ERIC Number: ED294066
Record Type: RIE
Publication Date: 1987-Aug
Reference Count: 0
Occupational Stress, Health, and General Well Being among Soldiers.
Bartone, Paul T.; Hoover, Elizabeth
A soldier's occupation is a very stressful one, especially for junior enlisted soldiers who have little control over their highly-regimented work lives. This prospective study examined the relationship between soldier occupational stress and health and well-being 8 to 10 months later. Through an ongoing, longitudinal study of attitudes, health, and cohesion in Army units, extensive survey data were collected on lower enlisted soldiers. The 2,288 respondents with complete data on relevant variables at two time points in 1985 and 1986 were included in the analyses. The sample was divided into low, medium, and high occupational stress groups based on hours worked per week, days spent in the field away from home, and availability of free time. Illness outcome was represented by the number of doctor visits over the previous year and by an 18-item general well-being scale. Personality commitment and subjective/objective social support were considered as possible moderators of occupational stress. Analyses of covariance, controlling for Time 1 illness and psychological well-being, revealed a significant interaction effect for stress by commitment on Time 2 illness, and a significant 3-way interaction among stress, commitment, and subjective social support on Time 2 well-being. These results suggest that soliders who characteristically view their jobs as important and meaningful are less at-risk for stress-related illness, an effect sometimes enhanced by a subjective sense of available social supports. (Author)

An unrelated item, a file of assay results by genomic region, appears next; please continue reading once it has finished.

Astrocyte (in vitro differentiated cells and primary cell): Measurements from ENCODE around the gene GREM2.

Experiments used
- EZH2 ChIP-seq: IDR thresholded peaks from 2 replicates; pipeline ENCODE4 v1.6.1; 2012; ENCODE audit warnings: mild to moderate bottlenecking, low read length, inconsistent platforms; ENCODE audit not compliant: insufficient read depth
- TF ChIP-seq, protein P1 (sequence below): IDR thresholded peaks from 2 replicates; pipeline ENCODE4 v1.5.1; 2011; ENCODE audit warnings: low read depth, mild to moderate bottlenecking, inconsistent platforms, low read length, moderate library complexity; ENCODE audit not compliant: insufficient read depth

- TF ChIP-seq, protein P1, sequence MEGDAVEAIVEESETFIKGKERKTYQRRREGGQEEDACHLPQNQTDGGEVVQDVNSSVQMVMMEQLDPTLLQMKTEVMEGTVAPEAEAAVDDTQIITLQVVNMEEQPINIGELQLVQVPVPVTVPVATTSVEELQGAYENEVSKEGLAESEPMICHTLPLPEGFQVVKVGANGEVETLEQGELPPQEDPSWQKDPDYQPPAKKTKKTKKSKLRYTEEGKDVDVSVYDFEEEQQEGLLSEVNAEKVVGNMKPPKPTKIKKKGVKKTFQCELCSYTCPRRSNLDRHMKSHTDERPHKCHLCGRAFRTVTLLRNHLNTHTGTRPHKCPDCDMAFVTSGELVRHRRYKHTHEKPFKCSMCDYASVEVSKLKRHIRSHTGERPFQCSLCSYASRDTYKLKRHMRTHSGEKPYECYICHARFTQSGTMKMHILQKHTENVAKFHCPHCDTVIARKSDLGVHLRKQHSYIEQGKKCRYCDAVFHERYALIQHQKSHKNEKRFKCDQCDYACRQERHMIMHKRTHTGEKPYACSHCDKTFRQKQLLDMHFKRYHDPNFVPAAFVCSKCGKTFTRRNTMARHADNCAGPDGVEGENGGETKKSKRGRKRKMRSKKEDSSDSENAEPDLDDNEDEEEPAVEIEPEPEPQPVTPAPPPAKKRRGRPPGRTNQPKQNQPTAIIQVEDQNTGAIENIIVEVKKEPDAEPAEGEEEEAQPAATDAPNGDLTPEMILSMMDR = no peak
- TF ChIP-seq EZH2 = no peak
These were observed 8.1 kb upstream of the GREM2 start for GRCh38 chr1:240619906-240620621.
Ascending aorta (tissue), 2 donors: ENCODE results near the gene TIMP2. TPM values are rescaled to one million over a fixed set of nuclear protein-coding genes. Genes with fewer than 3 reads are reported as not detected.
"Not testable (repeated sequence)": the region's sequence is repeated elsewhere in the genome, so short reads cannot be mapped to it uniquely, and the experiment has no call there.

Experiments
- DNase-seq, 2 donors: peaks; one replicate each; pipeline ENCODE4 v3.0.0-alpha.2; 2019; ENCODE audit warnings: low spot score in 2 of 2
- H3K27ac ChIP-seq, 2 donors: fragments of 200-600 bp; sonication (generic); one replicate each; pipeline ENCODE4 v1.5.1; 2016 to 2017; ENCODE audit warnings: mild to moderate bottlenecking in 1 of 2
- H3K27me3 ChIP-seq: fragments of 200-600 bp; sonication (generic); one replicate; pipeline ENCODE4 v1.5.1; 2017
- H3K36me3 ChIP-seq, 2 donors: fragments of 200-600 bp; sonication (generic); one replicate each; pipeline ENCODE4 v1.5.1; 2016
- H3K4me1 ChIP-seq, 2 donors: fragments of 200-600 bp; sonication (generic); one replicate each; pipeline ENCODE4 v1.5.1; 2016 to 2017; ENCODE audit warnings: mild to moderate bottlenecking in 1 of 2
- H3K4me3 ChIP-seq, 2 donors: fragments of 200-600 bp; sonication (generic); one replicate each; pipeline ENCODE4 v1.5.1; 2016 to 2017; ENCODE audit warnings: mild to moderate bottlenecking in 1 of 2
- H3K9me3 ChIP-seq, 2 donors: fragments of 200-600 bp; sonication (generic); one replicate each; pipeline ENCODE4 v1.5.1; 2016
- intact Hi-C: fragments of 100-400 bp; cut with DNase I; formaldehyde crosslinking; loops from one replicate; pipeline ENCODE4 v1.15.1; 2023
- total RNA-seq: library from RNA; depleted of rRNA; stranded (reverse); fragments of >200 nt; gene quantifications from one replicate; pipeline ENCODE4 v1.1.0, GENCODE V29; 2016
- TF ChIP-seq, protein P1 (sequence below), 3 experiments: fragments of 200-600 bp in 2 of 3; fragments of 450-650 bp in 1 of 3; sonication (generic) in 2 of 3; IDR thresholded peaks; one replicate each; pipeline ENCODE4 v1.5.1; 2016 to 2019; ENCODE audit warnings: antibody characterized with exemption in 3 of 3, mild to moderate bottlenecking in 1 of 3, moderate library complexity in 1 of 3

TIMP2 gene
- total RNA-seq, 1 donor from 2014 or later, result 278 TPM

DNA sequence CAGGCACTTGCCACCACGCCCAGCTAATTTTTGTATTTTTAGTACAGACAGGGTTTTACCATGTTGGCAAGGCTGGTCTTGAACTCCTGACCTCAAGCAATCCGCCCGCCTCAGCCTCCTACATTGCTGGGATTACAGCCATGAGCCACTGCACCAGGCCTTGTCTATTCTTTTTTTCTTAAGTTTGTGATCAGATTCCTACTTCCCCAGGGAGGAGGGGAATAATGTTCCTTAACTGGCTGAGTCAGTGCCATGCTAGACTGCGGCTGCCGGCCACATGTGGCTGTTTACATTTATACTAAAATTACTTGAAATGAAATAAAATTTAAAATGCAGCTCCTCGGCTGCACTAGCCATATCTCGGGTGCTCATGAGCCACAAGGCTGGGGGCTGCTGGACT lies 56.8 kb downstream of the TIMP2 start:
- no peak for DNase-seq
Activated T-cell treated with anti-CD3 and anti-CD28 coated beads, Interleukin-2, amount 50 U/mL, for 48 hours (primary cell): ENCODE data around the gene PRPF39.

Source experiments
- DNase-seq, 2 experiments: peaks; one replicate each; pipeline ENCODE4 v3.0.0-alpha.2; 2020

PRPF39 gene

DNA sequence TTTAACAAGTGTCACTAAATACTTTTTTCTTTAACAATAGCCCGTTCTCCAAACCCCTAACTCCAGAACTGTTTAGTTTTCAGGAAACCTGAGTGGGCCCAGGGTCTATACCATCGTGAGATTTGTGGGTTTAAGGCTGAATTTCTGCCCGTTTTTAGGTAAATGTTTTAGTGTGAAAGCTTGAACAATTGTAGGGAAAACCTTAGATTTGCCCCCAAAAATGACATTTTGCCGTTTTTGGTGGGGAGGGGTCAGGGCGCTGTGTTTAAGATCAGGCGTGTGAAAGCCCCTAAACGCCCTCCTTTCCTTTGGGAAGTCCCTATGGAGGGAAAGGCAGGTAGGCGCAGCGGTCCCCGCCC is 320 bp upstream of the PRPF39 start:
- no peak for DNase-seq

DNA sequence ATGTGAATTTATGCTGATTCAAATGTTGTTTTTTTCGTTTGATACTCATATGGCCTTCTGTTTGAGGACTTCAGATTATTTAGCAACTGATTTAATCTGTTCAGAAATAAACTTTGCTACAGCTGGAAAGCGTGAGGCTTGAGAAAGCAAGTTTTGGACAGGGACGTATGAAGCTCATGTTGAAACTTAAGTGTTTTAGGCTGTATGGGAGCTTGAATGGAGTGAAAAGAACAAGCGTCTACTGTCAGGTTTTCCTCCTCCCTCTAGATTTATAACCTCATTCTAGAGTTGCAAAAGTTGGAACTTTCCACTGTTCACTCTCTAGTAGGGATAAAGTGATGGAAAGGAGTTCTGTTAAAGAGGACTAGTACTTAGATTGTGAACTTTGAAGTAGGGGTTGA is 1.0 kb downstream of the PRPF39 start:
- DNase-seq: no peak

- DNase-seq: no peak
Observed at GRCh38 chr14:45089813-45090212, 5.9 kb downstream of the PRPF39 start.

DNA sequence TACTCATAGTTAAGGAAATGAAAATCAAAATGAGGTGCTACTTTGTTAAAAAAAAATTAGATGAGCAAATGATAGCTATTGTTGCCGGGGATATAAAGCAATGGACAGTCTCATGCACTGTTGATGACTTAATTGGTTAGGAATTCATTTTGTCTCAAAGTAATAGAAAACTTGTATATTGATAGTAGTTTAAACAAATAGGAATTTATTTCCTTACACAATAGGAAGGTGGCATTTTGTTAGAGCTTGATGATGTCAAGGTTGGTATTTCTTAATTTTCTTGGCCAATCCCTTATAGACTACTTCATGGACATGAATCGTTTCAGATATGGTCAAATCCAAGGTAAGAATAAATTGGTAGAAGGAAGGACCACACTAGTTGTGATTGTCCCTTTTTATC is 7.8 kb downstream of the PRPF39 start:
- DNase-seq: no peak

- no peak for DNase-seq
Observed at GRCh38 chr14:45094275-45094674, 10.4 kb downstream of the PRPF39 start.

Publication Type: Reports - Research; Speeches/Meeting Papers
Education Level: N/A
Authoring Institution: N/A
Note: Paper presented at the Annual Convention of the American Psychological Association (95th, New York, NY, August 28-September 1, 1987).